Another source of sadness is reflection on the poet Elizabeth Bishop, whose life was full of mental illness and loss. Bishop lived in Great Village at one time, and the formation of The Elizabeth Bishop Society is currently the focus of local activity. Her poems connect us to the ocean, and to the contrast of change and constancy in Flossy, who learned to accept the things in her life that had broken others.
I have only two small issues with the book. First, even though much of the language and focus is local, there are leaps into the literary world that left me behind. I found myself looking up references to Roger Fry and the Bloomsbury Group (which I thought was perhaps a comic strip). Donnelly assumes I am more widely read than I can claim.
Second, how did Flossy evolve? She has appeared to us as a woman well read, deep and wise but we have no idea of how she became the woman that she is. But when it comes down to it, at the end we don’t care, it is such a warm pleasure to meet her.
I came away from this book feeling a gentle reassuring hand on my back, feeling hope even in the face of death. I was enriched by Flossy’s friendships with Mealie and with Virginia Woolf, in fact more than a little envious of both.
Sheila Eastman is a musician living in Mississauga. She plays and teaches piano and five-string banjo (eee haw) and performs in local concert bands in the percussion section hitting things. Her writing reflects detailed observations of human behavior and her bizarre sense of humour.
Sheila has a novel in progress but prefers writing short stories because they are short. She is a past winner in the Mississauga Library writing Contest, poetry division. Publications include obscure articles on medieval music, a monograph on a Canadian composer and articles on wildflowers.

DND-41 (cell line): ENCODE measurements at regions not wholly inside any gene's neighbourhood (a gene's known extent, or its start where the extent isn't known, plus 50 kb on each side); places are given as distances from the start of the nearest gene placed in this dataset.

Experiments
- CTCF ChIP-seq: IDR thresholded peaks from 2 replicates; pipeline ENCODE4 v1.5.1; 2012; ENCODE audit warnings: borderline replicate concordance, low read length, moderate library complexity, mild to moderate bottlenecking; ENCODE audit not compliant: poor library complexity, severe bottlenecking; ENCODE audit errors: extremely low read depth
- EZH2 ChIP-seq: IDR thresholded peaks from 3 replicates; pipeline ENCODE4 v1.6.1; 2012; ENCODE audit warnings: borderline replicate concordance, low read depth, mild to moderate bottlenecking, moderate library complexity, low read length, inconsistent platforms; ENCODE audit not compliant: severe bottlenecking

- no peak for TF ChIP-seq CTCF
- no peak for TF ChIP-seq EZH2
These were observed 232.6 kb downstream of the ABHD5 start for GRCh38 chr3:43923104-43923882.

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I'm not likely to finish reading this, although I do appreciate the local colour - I was born in Nova Scotia. I appreciate quietly introspective authors like Anita Brookner and authors like Michael Cunningham who can riff on Woolf. At this level of aspiration an author needs to convince me that she knows deeply what she's writing about. I went to art college and the description of Mealie's teaching experience fits an instructor such as those I had for life drawing. But Mealie is supposed to be teaching student teachers, not aspiring professional artists. Some of her best students only stayed for three months, indicating they were mavericks likely to succeed in fine art. Does this mean they dropped out of teachers college? The next thing that pulled me out of immersion was her anachronistic explanation of a young woman who supposedly hardly knew what a homosexual was - at age 23 in 1995, having come of age in Guelph Ontario, which is a pretty hip town I can say from experience. So, as much as I've been enjoying the metaphors, I'd rather reread May Sarton's Kinds of Love - which, if you finish Great Village, I guarantee you will adore.ReplyDelete